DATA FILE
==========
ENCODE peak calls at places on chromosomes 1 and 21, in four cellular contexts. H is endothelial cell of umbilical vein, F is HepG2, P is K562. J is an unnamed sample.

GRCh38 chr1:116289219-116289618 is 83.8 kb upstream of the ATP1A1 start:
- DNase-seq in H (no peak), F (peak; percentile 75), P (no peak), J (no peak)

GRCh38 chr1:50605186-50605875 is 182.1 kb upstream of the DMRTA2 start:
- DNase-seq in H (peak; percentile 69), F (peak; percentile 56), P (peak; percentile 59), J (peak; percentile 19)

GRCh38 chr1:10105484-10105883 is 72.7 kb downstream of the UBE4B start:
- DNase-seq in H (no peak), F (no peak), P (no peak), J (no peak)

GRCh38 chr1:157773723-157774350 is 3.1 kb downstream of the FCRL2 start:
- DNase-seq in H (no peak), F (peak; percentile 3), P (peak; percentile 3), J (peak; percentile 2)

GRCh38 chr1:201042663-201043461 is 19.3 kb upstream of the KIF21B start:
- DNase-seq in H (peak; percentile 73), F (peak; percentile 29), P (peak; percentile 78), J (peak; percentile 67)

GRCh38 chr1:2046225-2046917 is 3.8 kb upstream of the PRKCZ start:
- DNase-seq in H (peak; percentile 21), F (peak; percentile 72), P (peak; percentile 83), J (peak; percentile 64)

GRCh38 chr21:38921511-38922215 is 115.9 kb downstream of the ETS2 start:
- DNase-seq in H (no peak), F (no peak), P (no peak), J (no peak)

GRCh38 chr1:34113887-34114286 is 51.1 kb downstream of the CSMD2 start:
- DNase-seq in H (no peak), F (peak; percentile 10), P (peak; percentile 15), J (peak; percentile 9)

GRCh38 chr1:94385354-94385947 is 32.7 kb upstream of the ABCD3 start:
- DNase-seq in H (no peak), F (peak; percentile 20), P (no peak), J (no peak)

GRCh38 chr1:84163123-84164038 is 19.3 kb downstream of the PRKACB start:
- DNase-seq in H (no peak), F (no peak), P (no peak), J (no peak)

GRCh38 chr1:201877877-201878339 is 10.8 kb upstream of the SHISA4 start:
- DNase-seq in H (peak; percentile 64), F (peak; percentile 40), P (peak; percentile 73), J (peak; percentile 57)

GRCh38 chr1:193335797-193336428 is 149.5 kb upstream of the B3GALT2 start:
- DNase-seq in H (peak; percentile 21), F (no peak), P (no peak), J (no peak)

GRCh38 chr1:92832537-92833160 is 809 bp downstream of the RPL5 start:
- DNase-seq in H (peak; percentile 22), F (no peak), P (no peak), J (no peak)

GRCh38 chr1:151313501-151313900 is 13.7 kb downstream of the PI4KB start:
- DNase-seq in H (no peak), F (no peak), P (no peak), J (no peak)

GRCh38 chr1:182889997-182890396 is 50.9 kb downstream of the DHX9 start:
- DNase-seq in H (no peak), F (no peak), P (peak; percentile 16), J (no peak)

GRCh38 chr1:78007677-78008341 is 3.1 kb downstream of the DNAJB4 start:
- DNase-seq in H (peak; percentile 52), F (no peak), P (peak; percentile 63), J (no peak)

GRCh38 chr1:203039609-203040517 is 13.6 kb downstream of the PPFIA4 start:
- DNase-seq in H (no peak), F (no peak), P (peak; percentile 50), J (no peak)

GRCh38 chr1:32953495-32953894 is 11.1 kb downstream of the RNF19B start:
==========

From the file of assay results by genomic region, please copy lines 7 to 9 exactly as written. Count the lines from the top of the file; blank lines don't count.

- DNase-seq in H (no peak), F (no peak), P (no peak), J (no peak)

GRCh38 chr1:157773723-157774350 is 3.1 kb downstream of the FCRL2 start:
- DNase-seq in H (no peak), F (peak; percentile 3), P (peak; percentile 3), J (peak; percentile 2)